If you have general questions about the Juvenile Dependency Court, or the law that requires certain people to report abuse and neglect, please contact us in Hayward at (510) 670-690-2710, in Oakland and San Leandro at (510) 618-1188. Court staff is prohibited from giving legal advice. If you need legal assistance, please contact the Alameda County Bar Association.

  4. Who Are Parties in a Juvenile Dependency Proceeding?

    A. Parties: A party is a person who has the right to be present, to be heard and to be represented by counsel at a court proceeding. The following are parties in a Juvenile Dependency Proceeding:

    • The mother
    • The father
    • The child
    • The social worker
    • A legal guardian for the child
    • A de facto parent

    B. What are Common Legal Issues Regarding Fathers?

    The Juvenile Court must determine who the legal father is for each child who appears before the Court. If the child was born to parents who are married, it is presumed that the husband is the father of the child. If the parents were not married when the child was born, the court may have to establish paternity. Paternity can be established by taking blood tests or after a paternity hearing at which questions are asked by the court regarding the relationship between the parents. It is also possible that paternity has been established in other legal proceedings. If the parents have appeared in Family Court or in child support proceedings with the District Attorney, it is possible that paternity was established in those legal proceedings.

    C. Paternity

    The juvenile court will inquire about the paternity (fatherhood) of any child who is the subject of a petition filed pursuant to Welfare and Institutions Code section 300. The law has established different categories of fathers:

    • Legal Father - a man who the law finds to be the father of a child. The finding may be based on marriage, voluntary declaration (Family Code sections 7570 et seq) a finding by the court, or other means.
    • Alleged Father - a man who is not the legal father of a child but whom someone states is the father of that child.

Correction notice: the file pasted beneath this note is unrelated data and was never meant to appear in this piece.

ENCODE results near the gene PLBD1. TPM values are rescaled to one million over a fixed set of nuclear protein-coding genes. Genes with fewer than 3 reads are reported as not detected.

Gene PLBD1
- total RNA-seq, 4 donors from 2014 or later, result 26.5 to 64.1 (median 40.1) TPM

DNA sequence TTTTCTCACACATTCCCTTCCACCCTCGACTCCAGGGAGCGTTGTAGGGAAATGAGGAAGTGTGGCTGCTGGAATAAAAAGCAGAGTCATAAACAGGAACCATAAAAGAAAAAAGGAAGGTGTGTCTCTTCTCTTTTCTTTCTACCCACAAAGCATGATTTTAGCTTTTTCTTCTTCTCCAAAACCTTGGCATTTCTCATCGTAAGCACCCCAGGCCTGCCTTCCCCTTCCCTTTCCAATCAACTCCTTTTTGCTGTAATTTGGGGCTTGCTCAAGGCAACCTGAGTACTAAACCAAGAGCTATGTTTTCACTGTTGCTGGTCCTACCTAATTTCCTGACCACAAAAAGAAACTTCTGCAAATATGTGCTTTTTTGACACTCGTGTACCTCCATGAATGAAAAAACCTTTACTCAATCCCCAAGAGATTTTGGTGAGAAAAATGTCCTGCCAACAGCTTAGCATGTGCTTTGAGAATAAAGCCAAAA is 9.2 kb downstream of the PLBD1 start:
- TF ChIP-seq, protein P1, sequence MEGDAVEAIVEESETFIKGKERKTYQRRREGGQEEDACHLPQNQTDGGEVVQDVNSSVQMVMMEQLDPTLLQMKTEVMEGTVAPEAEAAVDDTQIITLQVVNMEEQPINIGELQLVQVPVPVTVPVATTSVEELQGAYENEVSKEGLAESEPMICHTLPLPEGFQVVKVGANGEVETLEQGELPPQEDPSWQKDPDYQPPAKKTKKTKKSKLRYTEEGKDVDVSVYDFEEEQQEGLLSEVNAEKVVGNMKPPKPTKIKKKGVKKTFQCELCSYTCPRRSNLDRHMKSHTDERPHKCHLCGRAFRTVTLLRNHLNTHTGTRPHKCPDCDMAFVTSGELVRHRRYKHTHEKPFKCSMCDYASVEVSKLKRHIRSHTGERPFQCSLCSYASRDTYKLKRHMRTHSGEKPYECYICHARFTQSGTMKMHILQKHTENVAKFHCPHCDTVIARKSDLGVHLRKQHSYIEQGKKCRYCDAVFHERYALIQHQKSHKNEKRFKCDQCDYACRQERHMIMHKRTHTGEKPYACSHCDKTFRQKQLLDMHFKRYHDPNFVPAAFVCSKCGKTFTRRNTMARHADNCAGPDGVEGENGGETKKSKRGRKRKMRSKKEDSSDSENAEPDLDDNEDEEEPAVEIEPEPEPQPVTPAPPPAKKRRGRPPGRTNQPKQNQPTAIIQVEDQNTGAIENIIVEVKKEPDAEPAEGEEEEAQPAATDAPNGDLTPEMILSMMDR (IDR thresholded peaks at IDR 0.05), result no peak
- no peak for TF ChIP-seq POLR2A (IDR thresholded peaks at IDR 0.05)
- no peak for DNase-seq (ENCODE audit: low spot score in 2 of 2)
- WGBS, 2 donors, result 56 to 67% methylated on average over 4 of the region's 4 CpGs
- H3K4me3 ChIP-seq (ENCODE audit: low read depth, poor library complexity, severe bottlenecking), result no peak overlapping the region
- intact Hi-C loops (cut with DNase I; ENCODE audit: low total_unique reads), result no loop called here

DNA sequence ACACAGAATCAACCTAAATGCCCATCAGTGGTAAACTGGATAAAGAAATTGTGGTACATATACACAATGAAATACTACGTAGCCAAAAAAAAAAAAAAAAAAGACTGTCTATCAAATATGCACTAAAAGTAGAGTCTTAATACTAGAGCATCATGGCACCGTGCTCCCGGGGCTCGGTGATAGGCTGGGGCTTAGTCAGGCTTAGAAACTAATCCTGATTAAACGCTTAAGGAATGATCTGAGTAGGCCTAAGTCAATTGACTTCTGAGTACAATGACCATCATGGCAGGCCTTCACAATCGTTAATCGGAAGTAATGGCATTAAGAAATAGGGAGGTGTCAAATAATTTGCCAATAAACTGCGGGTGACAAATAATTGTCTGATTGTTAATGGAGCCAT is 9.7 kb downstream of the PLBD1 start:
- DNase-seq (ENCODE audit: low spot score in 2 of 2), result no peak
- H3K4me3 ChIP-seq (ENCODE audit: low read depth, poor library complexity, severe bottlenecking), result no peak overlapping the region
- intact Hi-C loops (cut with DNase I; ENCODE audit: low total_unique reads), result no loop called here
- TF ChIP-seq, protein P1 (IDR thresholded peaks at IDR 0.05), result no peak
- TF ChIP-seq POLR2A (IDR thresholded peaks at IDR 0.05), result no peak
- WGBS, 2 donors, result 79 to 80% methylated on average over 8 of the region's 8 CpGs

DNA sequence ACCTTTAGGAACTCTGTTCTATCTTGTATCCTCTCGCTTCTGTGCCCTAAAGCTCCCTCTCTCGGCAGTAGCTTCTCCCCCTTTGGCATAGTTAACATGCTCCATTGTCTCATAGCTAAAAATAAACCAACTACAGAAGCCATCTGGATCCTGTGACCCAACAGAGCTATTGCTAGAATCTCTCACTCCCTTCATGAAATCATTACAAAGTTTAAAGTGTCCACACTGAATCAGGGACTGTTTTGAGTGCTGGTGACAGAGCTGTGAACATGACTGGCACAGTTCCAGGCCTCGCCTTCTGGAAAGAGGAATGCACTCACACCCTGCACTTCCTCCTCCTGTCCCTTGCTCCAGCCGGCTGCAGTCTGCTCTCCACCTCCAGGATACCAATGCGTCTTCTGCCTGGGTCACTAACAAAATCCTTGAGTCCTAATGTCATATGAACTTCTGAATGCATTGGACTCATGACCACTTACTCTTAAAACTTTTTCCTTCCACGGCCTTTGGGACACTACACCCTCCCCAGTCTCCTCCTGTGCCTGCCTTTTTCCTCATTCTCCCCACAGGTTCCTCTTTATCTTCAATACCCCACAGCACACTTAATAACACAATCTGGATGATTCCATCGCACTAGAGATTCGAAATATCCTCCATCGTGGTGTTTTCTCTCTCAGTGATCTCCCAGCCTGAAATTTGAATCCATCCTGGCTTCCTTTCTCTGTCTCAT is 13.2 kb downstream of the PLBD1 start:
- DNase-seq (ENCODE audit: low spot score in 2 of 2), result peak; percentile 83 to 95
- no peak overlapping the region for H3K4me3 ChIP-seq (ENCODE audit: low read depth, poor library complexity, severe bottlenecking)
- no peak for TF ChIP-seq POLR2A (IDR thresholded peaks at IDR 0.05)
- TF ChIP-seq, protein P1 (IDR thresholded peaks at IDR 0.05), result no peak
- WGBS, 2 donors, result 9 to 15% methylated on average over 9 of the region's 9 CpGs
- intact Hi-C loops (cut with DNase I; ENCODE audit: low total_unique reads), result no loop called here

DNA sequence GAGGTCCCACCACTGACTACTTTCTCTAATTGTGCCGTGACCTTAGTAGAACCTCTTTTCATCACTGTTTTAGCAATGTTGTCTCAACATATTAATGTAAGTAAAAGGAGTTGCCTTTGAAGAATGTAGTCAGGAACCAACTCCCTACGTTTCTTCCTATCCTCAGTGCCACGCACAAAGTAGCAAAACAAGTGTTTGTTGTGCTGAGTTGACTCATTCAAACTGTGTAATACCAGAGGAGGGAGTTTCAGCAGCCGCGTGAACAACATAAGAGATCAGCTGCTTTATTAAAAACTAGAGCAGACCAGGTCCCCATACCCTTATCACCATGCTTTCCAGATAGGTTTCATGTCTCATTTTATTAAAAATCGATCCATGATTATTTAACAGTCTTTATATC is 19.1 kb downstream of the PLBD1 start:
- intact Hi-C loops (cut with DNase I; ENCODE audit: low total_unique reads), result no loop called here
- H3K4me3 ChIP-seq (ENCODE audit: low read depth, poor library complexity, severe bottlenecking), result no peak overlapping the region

• Presumed Father - a man who is not the legal father of a child but whom the law finds is a father deserving special legal status. An example is an unmarried man who receives the child into his home and openly holds out the child as his natural child (Family Code section 7611).
    • Biological Father - the man who provided the sperm that produced a child.

    D. De Facto Parents:

    A de facto parent is a person who the court finds has had day-to-day care of the child who is before the court and who otherwise qualifies for that status. The de facto parent may both (1) be present and (2) present evidence at the hearing, and may be represented by retained counsel, or at the court’s discretion, by appointed counsel. The form for applications for de facto parent status are available by clicking on the rules/ forms, or in the Court Clerk’s Office at any of the Juvenile Dependency Court facilities.

    E. What Other Persons May Be Involved In Juvenile Dependency Proceedings?

    • Relatives:
      Relatives are normally welcome to attend hearings at Juvenile Dependency Court. The Juvenile Court needs to know the names, addresses, and other identifying information for all relatives as they may be possible placements and support for the child and other family members. Relatives are preferred placements for children who have been removed from their parents. (Relative/Kinship forms will be supplied by the appropriate court-appointed attorneys.)

    • Court Appointed Special Advocates (CASA):
      A Court Appointed Special Advocate (also known as CASA or Child Advocate) is a person authorized by the court to provide advocacy and mentoring services to children in Dependency court. Each Child Advocate is recruited, screened, trained, and supervised in his or her activities. The Child Advocate is appointed by the Juvenile Court to visit the child regularly and to help define the best interests of the child in juvenile dependency court proceedings. A Child Advocate may appear at all hearings and have access to records relating to the child. A Child Advocate may also be heard at all hearings.

    To learn more about CASA, please visit their website at http://www.casaofalamedacounty.org/.